Myth 2: My trust will eliminate the need for me to have a will and my estate to go through probate.
If you form a revocable trust, the most important next steps is to fund your new trust. Funding your trust will mean different steps for different assets, but generally it involves re-titling your assets to be held in the name of your trust instead of by you personally.
Despite your best efforts, there will likely always be things that are not held in your trust when you die. These assets still must be sorted out through the probate process with your state. If you have not signed a will because you had a trust, all of these assets will pass to whomever the state determines should receive them in accordance with state law. The state will not take these assets, but they may not end up where you intended.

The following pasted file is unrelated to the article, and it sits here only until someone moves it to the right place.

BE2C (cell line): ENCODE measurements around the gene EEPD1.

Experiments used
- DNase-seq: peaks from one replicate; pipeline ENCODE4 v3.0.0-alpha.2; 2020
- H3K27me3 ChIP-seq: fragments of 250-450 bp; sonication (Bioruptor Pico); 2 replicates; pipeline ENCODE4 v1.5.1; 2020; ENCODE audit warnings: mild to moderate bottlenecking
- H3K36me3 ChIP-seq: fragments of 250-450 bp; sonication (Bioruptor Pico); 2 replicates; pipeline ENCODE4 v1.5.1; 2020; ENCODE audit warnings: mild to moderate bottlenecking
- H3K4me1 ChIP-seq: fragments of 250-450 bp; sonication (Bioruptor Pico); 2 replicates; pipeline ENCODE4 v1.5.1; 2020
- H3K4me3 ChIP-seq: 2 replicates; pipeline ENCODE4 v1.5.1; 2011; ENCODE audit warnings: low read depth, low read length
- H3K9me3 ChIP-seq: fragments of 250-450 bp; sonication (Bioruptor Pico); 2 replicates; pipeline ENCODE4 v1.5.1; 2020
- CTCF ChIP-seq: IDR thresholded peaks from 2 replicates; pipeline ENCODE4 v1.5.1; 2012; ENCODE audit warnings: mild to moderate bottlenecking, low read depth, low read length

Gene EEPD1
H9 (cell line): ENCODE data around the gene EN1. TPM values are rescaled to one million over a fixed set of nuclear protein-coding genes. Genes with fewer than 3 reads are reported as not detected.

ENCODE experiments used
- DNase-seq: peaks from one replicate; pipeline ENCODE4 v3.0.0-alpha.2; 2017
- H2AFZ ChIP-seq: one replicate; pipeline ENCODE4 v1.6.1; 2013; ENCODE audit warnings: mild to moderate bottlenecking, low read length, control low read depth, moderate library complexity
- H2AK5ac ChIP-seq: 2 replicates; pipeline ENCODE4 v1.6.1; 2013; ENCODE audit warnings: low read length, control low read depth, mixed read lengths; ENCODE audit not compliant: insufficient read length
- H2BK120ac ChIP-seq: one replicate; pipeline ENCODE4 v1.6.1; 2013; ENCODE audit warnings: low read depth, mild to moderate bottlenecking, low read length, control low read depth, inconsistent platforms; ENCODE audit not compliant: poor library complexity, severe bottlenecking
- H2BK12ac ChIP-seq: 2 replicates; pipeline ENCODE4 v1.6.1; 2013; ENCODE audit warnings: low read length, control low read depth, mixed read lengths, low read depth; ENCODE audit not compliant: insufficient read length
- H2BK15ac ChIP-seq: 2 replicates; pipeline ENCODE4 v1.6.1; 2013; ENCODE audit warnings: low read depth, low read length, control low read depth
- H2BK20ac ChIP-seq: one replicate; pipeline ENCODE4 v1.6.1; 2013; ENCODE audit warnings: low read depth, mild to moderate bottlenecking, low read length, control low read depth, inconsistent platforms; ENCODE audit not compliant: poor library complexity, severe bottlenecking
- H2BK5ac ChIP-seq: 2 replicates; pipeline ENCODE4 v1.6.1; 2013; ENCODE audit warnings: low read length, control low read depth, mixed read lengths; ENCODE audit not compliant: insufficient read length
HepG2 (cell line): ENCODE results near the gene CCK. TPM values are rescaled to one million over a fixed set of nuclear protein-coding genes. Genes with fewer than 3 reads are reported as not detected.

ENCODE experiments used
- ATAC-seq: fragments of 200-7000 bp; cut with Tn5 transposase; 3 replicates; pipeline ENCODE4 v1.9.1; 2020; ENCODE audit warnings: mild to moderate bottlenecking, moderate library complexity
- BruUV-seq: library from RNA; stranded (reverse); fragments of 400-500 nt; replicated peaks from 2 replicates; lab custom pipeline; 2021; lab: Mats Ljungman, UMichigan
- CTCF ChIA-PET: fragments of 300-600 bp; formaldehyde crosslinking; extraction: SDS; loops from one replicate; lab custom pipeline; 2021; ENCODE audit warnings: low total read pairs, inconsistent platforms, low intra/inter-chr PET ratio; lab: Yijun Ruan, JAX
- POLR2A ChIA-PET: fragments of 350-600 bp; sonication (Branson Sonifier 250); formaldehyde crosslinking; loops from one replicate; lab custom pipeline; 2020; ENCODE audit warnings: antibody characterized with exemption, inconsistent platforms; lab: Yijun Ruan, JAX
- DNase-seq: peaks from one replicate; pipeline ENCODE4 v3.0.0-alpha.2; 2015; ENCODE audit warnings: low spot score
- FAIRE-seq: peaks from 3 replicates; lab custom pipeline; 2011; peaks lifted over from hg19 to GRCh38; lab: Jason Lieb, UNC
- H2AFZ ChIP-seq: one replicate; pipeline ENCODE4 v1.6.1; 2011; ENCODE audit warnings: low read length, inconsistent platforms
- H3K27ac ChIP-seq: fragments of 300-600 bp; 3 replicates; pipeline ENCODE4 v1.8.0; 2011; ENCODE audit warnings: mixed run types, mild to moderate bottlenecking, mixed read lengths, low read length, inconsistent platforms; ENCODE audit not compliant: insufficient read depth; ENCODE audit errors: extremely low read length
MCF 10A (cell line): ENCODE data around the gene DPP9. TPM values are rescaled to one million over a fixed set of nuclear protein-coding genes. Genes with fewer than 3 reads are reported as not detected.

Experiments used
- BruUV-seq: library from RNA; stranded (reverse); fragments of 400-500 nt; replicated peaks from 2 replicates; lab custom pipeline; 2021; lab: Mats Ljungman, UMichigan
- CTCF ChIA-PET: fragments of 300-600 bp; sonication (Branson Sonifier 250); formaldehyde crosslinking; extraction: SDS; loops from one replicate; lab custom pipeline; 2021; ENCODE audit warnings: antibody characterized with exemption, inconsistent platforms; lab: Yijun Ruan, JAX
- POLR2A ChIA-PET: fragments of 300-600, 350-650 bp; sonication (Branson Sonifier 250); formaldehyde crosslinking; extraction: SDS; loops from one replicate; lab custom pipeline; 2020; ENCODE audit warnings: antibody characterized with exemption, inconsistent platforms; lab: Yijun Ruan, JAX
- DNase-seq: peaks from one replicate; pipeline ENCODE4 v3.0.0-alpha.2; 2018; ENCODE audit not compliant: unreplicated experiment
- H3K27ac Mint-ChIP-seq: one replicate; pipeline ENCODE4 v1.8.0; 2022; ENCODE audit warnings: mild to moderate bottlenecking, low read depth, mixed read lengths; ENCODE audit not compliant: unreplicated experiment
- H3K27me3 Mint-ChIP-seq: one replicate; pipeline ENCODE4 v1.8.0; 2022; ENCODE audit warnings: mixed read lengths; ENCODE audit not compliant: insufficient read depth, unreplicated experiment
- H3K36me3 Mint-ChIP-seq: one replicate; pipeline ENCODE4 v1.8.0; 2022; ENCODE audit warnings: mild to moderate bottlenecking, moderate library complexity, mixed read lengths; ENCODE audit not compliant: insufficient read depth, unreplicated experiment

For this reason, it is very important to also sign a will when you sign your trust. Often the will you sign will be a “pour-over” will, which is meant to catch any assets that weren’t in your trust when you died and “pour” them into your trust. Then your trust will distribute them, or hold them as you instructed.